“I was raised on a small farm in Southern Indiana and Dad tried to teach me and my brothers that you should never try to be better than someone else. Well, somewhere, I guess in the hidden recesses of my mind, it popped out years later. Never try to be better than someone else, always learn from others. Never cease trying to be the best you can be — that’s under your control.

If you get too engrossed and involved and concerned in regard to the things over which you have no control, it will adversely affect the things over which you have control. Then I ran across this simple verse that said, “At God’s footstool to confess, a poor soul knelt, and bowed his head. ‘I failed!’ He cried. The Master said, ‘Thou didst thy best, that is success.’

From those things, and one other perhaps, I coined my own definition of success, which is: peace of mind attained only through self-satisfaction in knowing you made the effort to do the best of which you’re capable. I believe that’s true. If you make the effort to do the best of which you’re capable, to try and improve the situation that exists for you, I think that’s success.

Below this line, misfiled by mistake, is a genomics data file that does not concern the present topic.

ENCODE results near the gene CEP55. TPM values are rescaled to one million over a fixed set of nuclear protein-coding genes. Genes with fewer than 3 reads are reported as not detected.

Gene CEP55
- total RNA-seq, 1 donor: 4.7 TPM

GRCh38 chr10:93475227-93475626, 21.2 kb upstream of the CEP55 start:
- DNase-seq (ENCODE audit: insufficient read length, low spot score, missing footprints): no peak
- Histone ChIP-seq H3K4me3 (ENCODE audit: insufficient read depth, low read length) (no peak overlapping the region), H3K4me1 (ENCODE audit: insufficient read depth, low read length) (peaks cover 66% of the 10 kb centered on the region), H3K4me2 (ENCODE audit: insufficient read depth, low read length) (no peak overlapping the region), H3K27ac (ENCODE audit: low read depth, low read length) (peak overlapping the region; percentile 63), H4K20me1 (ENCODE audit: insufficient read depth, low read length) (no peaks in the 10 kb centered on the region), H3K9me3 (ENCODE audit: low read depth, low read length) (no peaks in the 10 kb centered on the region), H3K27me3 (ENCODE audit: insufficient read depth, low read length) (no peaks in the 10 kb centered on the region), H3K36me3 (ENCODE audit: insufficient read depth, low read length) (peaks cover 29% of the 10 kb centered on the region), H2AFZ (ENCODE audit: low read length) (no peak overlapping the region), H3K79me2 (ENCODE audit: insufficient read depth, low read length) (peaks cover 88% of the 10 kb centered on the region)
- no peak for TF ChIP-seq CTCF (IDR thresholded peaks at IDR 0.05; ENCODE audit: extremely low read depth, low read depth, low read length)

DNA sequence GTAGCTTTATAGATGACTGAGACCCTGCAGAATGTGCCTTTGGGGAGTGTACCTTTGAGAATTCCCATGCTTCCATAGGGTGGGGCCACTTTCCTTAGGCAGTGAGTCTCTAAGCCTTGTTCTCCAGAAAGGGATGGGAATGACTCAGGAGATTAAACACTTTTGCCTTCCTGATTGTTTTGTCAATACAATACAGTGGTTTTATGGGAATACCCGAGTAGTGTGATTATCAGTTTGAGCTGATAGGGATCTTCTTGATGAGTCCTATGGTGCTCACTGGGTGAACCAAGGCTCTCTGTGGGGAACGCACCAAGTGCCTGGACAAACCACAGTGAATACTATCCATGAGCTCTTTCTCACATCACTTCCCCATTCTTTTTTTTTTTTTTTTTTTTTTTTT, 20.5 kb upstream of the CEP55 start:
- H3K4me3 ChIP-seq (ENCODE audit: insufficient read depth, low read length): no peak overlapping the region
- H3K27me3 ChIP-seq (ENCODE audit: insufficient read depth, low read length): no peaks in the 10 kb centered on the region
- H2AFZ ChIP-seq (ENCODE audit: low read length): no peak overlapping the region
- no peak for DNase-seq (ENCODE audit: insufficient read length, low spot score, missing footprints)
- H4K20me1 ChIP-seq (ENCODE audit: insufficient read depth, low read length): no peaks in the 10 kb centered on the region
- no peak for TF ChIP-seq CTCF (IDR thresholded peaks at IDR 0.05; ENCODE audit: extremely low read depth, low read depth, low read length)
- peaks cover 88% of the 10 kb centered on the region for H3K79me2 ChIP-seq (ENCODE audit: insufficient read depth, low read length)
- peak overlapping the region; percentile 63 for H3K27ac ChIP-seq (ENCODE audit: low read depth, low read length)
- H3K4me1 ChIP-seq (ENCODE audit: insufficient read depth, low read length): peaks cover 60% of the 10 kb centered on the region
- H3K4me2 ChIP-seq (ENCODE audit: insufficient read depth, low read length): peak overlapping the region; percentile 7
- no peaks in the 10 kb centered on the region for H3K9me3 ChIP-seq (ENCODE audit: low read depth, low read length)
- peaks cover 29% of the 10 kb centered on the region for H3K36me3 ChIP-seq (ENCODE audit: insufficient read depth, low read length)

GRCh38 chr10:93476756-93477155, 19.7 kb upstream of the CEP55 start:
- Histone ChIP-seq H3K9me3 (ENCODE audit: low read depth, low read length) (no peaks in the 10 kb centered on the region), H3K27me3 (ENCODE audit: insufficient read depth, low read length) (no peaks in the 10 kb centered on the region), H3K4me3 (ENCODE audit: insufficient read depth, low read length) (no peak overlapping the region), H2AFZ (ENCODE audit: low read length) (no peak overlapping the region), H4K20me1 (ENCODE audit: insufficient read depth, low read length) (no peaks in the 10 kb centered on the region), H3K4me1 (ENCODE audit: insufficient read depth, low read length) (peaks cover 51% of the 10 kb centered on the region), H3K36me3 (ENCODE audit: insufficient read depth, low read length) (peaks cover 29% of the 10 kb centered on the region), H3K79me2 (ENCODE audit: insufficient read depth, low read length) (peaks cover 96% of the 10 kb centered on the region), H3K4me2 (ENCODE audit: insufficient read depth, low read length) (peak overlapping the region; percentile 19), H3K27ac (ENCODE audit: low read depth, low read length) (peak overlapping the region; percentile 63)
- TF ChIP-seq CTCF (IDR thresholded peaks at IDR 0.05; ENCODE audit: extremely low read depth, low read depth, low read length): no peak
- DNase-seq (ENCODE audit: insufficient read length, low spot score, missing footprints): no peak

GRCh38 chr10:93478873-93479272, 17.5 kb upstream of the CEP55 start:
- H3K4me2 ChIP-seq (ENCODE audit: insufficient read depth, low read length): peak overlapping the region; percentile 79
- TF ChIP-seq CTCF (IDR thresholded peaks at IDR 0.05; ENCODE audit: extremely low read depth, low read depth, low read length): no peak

And I don’t think others can judge that. I think it’s like character and reputation. Your reputation is what you are perceived to be; your character is what you really are. And I think that character is much more important than what you are perceived to be. You’d hope they’d both be good, but they won’t necessarily be the same. Well, that was my idea that I was going to try to get across to the youngsters.

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Source: John Wooden: The difference between winning and succeeding (TED 2001)